Historically, when comparing this virus against other notable outbreaks, it varies. In the case of SARS-CoV, there was one significant wave as it spread through several countries and was ultimately controlled before it could continue. In the case of the 1918 Spanish influenza, there were multiple waves which grew in devastation as they continued.
“We're on uncharted territory here,” says Dr. Ryan. “We've never had a global coronavirus pandemic in this day and age with modern travel possibilities.”
Ultimately, multiple waves of COVID-19 are anticipated. In the meantime, health care workers are gathering as much data as possible to better inform standard operating procedures of sick patients, determine therapeutic interventions and develop a vaccine.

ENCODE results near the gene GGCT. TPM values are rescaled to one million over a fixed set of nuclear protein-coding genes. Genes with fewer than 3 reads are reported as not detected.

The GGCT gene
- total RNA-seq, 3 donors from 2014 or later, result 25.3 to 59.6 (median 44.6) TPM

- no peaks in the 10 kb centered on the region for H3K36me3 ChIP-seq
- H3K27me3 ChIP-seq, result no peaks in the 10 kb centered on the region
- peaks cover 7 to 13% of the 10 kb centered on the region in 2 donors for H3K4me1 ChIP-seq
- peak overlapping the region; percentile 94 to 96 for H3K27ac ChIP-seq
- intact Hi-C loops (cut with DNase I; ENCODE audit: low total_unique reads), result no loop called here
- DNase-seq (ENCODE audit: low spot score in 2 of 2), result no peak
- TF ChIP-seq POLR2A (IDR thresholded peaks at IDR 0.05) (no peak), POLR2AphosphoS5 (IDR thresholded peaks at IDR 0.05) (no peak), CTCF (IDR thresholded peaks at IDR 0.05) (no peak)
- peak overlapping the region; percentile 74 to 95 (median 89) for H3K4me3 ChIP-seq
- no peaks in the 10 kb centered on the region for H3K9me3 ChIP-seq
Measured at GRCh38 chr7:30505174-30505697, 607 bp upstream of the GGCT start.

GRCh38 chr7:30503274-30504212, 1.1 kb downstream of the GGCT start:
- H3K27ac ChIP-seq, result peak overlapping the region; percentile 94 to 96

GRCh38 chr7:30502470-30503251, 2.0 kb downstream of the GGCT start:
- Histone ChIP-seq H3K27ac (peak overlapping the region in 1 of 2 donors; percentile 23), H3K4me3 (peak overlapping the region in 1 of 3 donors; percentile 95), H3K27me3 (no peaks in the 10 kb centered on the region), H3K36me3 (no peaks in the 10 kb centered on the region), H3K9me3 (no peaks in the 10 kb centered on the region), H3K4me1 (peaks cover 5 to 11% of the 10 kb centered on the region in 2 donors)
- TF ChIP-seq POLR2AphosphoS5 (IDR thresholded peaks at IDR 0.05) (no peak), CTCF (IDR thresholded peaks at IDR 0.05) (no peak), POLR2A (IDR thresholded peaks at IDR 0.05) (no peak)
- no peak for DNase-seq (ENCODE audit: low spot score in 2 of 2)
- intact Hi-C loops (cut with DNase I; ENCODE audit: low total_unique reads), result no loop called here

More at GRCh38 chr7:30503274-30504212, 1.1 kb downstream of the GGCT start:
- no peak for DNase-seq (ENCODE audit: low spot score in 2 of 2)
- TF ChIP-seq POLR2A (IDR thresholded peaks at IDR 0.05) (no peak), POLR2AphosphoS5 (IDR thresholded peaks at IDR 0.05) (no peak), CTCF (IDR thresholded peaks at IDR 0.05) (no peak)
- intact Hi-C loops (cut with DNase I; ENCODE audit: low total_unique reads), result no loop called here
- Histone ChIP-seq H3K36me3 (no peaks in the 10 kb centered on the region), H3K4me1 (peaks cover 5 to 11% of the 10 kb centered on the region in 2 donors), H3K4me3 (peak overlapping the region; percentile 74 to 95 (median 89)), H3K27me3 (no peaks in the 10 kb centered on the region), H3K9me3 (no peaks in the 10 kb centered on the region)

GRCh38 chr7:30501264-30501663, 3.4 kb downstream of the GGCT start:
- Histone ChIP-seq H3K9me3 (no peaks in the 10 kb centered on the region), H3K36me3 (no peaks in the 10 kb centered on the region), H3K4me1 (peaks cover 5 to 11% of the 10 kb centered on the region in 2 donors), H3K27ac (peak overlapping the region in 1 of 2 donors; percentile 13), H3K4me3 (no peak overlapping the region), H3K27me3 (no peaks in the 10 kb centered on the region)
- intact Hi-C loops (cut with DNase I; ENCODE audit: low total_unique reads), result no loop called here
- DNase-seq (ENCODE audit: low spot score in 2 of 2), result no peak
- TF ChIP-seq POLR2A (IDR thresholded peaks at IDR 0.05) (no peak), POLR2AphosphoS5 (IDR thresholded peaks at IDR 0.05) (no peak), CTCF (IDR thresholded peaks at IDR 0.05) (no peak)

- Staff Story
- Jan | 14 | 2021
Musical merriment could be heard throughout the pediatric units December 23, 2020 as staff from the Music Therapy and Speech Therapy Departments sang holiday carols for patients and their families.
- Patient Education
- Jan | 14 | 2021
A small number of allergic reactions were reported of the two COVID vaccines in distribution. The Allergy & Clinical Immunology departments at Massachusetts General Hospital and Brigham and Women’s Hospital offer answers to questions regarding these reports of allergic reaction.
- Patient Education
- Jan | 13 | 2021
Information on the COVID-19 vaccine for pregnant and breastfeeding people.
- Press Release
- Jan | 12 | 2021
Hospitals must do more to accommodate their recovering workers’ needs — or risk losing them at a time when they’re needed most, argues a multidisciplinary team of experts.
- Jan | 11 | 2021
Eugene Beresin, MD, MA, executive director of the Clay Center for Young Healthy Minds, provides practical guidance on how parents, teachers, caregivers, coaches and professionals can help children through the COVID-19 pandemic.